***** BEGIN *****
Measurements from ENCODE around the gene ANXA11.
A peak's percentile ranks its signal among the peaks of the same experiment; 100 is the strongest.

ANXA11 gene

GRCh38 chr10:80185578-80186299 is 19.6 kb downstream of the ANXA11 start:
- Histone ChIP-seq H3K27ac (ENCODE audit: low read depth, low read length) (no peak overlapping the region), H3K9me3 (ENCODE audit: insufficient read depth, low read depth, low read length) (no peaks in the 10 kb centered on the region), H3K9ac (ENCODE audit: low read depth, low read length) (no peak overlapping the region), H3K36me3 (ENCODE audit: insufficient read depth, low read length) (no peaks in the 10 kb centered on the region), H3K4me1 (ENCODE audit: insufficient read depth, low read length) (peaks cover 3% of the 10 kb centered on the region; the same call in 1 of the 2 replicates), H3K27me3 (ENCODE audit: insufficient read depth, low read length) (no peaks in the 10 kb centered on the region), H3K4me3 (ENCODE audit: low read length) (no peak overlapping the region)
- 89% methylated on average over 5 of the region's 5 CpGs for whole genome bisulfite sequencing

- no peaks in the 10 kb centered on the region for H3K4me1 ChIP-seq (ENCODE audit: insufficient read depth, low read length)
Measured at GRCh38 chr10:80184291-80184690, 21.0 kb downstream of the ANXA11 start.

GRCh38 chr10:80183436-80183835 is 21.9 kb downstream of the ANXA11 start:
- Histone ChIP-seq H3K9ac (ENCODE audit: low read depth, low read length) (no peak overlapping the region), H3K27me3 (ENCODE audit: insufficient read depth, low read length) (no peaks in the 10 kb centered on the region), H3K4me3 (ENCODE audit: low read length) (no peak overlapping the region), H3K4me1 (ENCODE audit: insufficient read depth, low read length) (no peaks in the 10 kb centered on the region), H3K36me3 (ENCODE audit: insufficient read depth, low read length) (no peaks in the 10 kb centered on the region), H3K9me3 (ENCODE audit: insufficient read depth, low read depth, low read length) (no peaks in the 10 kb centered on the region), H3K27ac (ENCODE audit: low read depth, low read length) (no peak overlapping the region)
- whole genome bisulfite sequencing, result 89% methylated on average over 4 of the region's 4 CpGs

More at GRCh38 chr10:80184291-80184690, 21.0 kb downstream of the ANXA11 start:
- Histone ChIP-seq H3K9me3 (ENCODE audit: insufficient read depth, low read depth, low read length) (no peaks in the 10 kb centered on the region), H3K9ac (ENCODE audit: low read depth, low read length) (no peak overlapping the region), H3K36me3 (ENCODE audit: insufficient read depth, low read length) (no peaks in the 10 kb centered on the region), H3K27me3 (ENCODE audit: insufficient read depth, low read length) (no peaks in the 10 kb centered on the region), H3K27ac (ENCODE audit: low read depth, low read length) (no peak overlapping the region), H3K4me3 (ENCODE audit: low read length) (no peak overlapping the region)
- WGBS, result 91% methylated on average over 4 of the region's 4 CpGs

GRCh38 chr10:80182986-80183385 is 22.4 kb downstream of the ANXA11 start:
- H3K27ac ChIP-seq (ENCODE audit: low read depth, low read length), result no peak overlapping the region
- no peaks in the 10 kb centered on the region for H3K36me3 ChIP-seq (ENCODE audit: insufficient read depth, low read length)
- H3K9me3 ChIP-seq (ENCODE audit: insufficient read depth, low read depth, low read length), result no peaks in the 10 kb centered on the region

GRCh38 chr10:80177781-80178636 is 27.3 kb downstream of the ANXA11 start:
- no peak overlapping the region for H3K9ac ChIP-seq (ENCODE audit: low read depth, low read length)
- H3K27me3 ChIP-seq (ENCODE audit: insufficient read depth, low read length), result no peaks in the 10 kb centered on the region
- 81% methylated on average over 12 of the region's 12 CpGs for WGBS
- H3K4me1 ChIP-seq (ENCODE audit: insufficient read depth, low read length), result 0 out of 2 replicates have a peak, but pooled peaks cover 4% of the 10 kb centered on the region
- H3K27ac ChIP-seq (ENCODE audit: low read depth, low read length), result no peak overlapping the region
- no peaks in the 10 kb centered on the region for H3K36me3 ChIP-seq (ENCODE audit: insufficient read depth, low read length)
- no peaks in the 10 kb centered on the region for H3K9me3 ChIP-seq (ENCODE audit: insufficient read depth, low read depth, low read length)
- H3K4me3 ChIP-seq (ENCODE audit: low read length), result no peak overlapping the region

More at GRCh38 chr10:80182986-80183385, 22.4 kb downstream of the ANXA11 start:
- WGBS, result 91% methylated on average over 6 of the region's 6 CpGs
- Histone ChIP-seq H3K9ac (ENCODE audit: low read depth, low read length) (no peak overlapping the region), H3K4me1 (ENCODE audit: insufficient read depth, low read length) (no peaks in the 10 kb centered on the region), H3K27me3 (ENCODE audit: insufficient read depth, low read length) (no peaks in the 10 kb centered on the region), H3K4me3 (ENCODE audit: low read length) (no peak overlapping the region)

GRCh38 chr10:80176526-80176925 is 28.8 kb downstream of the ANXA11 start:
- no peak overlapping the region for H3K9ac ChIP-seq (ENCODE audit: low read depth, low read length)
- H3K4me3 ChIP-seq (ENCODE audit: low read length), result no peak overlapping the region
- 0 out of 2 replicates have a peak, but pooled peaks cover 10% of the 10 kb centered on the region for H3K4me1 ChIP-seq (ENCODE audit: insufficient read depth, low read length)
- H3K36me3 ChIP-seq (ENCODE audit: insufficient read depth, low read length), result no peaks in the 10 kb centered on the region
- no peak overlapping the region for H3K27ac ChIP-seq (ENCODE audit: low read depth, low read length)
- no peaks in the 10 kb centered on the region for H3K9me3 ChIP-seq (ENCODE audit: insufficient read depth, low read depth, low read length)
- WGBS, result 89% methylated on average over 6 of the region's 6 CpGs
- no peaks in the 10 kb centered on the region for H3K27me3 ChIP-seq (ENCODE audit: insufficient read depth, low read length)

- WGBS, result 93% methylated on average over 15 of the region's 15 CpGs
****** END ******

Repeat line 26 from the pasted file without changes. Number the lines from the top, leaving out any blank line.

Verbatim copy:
- no peaks in the 10 kb centered on the region for H3K9me3 ChIP-seq (ENCODE audit: insufficient read depth, low read depth, low read length)